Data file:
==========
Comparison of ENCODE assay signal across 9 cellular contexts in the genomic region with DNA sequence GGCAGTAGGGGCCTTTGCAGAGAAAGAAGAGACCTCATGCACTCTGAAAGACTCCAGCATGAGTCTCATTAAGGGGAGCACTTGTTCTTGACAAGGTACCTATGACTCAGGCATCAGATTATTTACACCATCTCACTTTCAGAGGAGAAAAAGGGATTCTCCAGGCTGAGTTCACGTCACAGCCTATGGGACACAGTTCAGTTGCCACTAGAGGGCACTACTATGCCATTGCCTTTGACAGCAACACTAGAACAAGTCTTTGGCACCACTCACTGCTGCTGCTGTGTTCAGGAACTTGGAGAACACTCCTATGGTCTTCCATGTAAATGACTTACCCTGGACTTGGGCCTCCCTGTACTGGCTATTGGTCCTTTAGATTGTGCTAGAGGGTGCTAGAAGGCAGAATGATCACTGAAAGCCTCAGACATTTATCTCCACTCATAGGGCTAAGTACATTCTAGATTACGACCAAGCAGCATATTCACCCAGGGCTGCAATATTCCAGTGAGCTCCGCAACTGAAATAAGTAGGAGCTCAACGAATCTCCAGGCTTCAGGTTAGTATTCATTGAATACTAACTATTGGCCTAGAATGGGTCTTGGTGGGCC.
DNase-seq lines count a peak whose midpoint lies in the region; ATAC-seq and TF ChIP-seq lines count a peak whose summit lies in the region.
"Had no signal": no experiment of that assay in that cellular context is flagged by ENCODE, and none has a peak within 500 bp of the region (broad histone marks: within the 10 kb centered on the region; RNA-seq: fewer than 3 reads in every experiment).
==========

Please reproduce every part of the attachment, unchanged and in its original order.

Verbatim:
Comparison of ENCODE assay signal across 9 cellular contexts in the genomic region with DNA sequence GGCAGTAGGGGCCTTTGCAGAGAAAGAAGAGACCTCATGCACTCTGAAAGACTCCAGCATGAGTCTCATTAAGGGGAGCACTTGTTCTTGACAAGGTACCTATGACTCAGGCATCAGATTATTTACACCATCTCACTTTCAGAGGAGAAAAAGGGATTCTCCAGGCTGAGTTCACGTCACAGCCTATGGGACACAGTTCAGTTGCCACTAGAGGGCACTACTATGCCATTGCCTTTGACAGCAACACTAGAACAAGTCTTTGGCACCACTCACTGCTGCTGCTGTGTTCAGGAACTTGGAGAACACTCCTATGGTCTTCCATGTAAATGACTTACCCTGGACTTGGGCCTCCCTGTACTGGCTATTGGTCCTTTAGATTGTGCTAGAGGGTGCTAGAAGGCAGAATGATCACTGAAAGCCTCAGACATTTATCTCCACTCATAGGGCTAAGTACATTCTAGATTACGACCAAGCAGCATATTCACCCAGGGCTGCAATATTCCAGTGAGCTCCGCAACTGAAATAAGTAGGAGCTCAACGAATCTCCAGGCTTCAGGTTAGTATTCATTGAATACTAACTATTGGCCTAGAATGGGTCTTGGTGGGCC.
DNase-seq lines count a peak whose midpoint lies in the region; ATAC-seq and TF ChIP-seq lines count a peak whose summit lies in the region.
"Had no signal": no experiment of that assay in that cellular context is flagged by ENCODE, and none has a peak within 500 bp of the region (broad histone marks: within the 10 kb centered on the region; RNA-seq: fewer than 3 reads in every experiment).